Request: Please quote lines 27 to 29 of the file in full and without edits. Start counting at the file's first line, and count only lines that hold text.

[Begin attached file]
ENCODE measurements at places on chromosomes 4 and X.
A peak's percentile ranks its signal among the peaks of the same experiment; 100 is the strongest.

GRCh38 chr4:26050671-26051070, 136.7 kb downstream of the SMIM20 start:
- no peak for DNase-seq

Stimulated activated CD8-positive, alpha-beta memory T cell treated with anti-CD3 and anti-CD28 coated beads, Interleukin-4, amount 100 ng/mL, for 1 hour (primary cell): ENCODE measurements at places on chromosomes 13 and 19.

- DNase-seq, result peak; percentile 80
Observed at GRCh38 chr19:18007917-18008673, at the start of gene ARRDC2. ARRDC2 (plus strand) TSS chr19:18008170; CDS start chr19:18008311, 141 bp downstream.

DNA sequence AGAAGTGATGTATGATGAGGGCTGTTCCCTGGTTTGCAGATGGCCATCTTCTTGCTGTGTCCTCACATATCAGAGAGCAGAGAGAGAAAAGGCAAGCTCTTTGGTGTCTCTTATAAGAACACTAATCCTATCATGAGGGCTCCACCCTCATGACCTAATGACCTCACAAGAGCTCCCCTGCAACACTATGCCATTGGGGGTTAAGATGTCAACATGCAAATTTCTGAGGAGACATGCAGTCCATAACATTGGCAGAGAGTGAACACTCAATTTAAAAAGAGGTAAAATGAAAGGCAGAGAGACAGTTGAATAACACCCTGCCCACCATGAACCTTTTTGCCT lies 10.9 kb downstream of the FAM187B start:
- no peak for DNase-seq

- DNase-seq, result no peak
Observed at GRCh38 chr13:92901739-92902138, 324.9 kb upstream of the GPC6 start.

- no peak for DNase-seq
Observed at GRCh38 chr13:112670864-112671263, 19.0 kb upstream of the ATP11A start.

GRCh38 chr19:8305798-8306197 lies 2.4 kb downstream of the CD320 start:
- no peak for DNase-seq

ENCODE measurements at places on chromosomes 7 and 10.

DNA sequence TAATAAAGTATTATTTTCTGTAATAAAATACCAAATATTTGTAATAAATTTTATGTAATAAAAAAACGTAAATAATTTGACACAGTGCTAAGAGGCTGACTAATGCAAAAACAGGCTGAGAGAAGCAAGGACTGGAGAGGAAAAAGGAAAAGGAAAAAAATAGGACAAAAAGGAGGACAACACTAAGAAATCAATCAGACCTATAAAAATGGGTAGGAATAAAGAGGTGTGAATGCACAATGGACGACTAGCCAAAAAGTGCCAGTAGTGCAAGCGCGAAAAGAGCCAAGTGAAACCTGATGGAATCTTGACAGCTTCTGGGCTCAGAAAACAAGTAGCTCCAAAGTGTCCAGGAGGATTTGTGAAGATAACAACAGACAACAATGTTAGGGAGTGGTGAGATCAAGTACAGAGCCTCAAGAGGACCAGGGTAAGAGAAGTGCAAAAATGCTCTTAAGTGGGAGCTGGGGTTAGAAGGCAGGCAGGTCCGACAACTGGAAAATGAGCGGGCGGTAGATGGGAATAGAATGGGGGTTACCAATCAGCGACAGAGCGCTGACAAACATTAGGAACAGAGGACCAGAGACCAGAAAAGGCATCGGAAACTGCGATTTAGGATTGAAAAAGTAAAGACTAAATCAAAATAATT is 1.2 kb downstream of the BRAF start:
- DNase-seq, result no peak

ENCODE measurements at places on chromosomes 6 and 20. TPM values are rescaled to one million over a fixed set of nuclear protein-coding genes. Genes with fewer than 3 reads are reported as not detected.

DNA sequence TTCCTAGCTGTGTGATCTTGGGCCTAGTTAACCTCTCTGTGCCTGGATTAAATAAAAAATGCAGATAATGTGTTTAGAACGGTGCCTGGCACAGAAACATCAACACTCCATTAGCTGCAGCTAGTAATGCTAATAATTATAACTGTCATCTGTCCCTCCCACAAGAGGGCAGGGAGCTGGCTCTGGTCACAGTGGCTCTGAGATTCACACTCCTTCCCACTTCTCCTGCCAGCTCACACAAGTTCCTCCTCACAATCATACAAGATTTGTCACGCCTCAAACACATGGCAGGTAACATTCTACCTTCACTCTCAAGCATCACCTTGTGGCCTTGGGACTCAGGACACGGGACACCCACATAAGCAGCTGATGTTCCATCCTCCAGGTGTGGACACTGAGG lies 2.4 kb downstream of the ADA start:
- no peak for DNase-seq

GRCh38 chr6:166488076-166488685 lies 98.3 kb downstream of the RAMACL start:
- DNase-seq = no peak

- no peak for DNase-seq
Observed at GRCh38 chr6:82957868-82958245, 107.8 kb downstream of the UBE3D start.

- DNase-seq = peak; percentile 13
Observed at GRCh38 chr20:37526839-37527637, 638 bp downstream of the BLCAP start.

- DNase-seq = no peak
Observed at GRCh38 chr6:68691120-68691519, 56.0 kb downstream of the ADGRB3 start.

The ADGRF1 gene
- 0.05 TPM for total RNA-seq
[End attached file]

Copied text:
Observed at GRCh38 chr20:37526839-37527637, 638 bp downstream of the BLCAP start.

- DNase-seq = no peak
Observed at GRCh38 chr6:68691120-68691519, 56.0 kb downstream of the ADGRB3 start.